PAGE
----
For a month now I've pulled a puffy cap on and boot covers that come halfway up my legs. I've dutifully changed from my tie and dress slacks, shedding my short white coat in favor of fading blue scrub pants and double scrub shirts to combat the 65-degree temperature of the operating room. Goggles and green duckbilled surgical masks come last on the days when I don't sport 15 pounds of lead to protect myself from the x-rays that are used to monitor the location of pins and screws, foreign objects, and needles. Each day that I scrub my hands endlessly, meticulously smothering each and every finger web, cuticle, and third of my forearm with soapy suds, I'm amazed that dressing up like an astronaut leaving the atmosphere and intentionally hurting my patients helps them heal.
The operating room is a special place of great privilege. Only surgeons open patients' abdomens to search for their diseased kidney. No one else is trusted to care for others by removing chunks of disease from their sides. Our essential but almost comical preoperative ritual is designed to limit infections and insure our own safety as we care for others. Somehow, surgery seems a strange sort of caring. We inflict injury on others because the surgeon and his or her patients fear the consequences of letting a tumor grow, allowing an infected appendix to burst, or to insure the healthy birth of a baby boy or girl to proud parents. We challenge the body to heal not the original disease process but rather the insult that we inflict on patients. I'm learning to make cuts straight and true, sew knots tightly with five knots and sometimes more, and do my best to cut out not only diseased, malignant tissue but also enough good tissue surrounding the bad to guarantee that cancer has been completely removed.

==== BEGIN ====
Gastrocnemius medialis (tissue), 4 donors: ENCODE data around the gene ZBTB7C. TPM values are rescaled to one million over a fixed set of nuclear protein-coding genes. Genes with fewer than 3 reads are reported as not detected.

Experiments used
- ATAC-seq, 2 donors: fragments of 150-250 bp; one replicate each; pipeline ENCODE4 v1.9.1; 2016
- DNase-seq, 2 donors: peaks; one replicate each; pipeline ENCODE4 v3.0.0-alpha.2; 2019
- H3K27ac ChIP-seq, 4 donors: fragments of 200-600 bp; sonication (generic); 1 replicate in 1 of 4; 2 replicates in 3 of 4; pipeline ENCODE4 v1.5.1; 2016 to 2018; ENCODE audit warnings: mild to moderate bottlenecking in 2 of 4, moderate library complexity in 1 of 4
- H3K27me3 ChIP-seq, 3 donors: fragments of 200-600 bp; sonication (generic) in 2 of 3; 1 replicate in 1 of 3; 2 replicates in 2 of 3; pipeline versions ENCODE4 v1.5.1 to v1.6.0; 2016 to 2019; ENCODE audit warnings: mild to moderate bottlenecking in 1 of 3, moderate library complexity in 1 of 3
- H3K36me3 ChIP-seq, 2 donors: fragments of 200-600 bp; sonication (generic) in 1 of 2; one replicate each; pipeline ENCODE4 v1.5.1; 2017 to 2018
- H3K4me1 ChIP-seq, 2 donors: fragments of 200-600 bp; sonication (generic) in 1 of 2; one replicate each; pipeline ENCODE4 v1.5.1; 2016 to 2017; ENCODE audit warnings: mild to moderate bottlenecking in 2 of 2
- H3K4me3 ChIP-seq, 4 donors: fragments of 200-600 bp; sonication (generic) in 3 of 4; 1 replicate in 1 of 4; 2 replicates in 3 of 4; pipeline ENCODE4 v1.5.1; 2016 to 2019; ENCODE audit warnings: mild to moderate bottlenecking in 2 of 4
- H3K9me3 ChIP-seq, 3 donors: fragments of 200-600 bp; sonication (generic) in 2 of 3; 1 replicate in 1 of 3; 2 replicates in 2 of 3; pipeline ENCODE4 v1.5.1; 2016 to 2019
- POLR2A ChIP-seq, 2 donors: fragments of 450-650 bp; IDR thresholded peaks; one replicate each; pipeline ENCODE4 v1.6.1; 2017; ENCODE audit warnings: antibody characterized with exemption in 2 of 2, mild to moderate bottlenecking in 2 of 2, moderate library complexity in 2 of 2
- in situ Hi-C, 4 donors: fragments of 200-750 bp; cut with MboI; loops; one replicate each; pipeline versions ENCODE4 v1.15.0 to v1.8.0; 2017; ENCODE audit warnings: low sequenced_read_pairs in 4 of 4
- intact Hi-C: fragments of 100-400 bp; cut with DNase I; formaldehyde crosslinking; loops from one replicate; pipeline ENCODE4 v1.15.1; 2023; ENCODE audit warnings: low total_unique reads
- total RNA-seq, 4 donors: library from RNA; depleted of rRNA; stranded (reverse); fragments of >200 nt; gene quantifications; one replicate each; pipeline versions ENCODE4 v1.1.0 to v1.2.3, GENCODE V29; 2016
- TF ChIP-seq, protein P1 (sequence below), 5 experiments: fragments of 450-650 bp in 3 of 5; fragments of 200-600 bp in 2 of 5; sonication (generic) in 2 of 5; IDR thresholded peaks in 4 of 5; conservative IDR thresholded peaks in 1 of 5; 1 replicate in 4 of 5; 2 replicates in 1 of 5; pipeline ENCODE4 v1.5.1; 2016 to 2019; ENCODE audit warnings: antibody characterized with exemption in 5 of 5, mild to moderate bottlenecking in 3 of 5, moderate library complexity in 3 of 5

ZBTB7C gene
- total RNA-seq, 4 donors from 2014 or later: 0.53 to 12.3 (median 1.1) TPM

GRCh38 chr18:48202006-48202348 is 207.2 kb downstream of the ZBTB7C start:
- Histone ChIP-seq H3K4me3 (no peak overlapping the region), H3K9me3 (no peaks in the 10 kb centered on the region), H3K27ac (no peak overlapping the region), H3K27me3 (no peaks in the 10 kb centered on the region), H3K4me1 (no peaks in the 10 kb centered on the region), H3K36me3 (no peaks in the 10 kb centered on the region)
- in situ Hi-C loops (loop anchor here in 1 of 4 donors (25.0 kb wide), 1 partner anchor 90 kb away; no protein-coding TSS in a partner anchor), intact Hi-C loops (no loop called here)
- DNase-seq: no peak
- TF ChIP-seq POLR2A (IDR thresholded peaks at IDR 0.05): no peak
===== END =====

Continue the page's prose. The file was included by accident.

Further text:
By ending my third year of medical school with my surgical clerkship, I must admit that I was afraid that expectations would be high. Residents would expect me to be able to perform independently and efficiently. I worried attending physicians would expect me to answer their barrage of questions astutely and accurately. I find myself transforming into a senior medical student rather meekly, terrified I'll soon have to finally answer the question "What are you going to be when you grow up?" with more than a smile, shrug, and the response, "a doctor." I'm so thankful to be performing clinical duties instead of pouring over physiology textbooks, I've had little time to reflect on the amazing change that's taken place in my life and my professional career. I'd much rather concern myself with learning sterile technique and memorizing the treatment of testicular cancer than be faced with the reality of the fact that I'll soon be faced with the responsibility of internship and residency.
It wasn't eleven months ago that I quaked at the thought of seeing two patients in less that an hour-and-a-half. Now I can calmly assess four patients in a little over an hour, produce concise notes on my exam, and propose an occasionally reasonable plan of care for those patients. Soon I'll need to care for 9 in the same time period, but at least comparatively I'm improving. I still find myself lacking confidence in my verbal presentations of my findings and ability to compose a differential diagnosis. I still can vividly picture the faces and names of the patients with diseases I'll forever associate with their stories, their symptoms and presentations. I remember the looks on the faces of the moms and dads as I held their baby in my hands, the first person to ever show them their new son. It's hard to believe that in less than a year I'll be responsible for lives, in the same way that the surgeons I admire take the lives of patients in their hands and heal them.
I can't get over the things I've learned over the last eleven months, the faces and illnesses I'll always connect them with, and I'm struck by the irony that good surgeons, the best surgeons do their best to injure you well enough that you'll become well again.
Andrew Jacques ('05)